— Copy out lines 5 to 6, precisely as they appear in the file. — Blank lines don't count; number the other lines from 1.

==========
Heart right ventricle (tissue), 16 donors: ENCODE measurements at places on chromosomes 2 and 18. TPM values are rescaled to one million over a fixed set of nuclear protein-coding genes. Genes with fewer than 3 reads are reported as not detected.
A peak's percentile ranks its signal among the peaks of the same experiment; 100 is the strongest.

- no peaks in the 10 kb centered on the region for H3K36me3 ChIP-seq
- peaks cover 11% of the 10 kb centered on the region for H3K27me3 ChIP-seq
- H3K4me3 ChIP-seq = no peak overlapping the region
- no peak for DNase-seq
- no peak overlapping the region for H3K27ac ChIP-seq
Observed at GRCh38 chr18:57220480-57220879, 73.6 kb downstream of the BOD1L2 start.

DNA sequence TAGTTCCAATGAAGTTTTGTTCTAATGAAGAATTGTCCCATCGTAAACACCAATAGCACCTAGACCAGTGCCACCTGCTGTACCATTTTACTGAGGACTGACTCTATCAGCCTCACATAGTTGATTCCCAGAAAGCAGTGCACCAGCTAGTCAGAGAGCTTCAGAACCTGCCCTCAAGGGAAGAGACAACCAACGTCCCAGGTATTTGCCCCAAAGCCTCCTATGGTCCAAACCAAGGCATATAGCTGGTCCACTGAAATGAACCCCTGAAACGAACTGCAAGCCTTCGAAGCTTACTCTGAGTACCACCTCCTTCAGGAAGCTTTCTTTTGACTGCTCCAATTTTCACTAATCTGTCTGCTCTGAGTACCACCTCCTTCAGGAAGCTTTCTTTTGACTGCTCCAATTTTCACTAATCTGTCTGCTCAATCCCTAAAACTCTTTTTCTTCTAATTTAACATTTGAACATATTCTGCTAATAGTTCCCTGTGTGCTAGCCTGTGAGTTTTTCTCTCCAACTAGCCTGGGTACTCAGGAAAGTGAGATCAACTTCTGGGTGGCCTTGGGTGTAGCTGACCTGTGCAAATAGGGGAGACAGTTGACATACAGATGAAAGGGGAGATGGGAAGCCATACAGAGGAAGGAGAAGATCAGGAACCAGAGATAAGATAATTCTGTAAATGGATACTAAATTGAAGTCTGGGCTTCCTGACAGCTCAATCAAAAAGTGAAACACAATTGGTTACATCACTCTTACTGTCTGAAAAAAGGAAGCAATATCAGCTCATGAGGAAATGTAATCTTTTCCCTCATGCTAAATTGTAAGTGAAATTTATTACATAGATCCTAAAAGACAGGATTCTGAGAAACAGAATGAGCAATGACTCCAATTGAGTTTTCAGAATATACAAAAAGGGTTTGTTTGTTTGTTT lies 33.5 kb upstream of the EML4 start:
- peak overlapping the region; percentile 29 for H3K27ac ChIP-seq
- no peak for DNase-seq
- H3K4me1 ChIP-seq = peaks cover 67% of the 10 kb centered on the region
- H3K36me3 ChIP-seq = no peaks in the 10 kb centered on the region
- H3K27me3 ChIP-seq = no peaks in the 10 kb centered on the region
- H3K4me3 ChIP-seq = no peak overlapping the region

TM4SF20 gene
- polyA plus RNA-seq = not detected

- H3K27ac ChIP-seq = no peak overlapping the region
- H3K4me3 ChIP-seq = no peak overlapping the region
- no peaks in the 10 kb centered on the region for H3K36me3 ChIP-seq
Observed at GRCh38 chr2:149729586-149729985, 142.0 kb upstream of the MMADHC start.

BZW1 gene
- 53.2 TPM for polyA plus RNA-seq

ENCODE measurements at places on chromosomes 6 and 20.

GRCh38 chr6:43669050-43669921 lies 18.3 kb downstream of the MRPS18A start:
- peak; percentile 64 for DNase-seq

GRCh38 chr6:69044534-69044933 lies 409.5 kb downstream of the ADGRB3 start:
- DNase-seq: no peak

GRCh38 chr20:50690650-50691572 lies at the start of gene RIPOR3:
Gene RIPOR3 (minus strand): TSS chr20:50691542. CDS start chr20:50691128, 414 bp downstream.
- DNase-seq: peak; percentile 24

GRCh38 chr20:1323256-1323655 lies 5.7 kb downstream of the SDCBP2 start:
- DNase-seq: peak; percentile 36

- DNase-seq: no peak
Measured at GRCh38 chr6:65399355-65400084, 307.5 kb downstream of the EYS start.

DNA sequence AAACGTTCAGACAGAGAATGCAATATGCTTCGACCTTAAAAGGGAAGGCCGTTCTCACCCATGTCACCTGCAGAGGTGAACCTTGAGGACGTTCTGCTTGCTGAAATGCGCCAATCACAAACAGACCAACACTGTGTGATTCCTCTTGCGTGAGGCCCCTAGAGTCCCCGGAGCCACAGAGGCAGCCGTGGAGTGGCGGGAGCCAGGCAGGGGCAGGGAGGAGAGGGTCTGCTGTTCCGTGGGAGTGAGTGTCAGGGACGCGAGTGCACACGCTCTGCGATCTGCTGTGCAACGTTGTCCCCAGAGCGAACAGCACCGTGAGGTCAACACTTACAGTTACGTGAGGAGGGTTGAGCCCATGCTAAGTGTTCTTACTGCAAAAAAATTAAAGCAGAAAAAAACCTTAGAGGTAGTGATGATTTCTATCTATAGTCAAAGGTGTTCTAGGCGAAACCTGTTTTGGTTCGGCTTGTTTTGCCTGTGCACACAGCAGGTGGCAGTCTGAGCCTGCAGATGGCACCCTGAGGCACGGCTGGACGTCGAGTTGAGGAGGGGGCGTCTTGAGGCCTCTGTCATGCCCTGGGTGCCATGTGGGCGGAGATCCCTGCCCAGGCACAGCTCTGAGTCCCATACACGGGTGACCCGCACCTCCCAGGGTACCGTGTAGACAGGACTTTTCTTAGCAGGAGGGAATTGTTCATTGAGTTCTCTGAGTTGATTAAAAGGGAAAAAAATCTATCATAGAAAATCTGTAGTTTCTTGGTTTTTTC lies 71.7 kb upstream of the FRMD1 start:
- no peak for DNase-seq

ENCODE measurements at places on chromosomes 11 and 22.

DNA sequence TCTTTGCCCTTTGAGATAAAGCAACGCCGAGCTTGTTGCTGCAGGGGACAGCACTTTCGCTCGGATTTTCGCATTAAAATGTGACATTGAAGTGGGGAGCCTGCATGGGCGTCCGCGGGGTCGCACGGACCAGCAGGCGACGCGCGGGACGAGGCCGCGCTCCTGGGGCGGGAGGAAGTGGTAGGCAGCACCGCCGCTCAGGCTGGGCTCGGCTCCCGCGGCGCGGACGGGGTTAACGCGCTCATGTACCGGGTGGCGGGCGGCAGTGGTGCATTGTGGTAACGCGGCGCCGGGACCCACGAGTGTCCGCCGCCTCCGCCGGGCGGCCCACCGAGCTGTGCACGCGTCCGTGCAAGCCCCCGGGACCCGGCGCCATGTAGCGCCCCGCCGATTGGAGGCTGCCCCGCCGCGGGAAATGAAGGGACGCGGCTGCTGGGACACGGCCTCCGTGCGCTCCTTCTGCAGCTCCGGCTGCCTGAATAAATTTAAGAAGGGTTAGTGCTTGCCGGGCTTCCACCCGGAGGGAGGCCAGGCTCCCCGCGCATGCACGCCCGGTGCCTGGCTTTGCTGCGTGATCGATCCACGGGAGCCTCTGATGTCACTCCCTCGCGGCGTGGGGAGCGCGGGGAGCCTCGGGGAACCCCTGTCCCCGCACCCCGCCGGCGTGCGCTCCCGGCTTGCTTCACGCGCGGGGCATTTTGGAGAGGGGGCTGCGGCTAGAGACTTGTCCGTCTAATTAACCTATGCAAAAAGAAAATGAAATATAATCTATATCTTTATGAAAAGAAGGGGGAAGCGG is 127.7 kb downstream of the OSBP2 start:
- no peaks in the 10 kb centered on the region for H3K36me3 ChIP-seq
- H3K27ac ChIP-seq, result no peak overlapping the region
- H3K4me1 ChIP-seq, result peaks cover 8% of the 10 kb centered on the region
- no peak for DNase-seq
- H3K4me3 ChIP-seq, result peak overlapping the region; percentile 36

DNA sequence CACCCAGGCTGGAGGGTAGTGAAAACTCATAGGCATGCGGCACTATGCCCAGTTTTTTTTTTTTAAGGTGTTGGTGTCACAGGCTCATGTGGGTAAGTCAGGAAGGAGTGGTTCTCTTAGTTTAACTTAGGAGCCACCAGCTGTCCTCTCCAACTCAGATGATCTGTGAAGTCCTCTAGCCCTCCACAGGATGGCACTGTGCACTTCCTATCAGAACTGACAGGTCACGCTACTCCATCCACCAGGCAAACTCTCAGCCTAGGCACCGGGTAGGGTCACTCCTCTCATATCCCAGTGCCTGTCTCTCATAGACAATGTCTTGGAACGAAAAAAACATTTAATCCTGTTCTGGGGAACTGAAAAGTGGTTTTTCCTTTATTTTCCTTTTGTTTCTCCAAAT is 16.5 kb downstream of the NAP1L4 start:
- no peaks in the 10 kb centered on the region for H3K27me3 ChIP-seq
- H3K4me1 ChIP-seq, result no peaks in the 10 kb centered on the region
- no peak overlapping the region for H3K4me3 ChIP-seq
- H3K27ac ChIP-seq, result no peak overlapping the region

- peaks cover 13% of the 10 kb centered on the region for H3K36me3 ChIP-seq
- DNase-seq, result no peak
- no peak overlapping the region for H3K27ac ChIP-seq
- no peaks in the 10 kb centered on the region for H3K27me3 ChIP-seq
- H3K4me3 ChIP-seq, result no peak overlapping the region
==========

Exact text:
- H3K4me3 ChIP-seq = no peak overlapping the region
- no peak for DNase-seq